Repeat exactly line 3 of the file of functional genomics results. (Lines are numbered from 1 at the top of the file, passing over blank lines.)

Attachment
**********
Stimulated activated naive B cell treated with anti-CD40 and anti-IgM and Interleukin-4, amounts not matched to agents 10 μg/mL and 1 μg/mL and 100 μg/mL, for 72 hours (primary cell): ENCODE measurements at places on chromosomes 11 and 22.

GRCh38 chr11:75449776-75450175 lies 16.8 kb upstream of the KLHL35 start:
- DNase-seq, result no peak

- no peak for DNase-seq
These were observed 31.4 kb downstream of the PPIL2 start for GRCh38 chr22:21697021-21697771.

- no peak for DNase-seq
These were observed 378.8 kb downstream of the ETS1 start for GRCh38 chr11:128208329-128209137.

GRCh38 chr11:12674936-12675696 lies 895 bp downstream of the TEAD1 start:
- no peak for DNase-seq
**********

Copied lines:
- DNase-seq, result no peak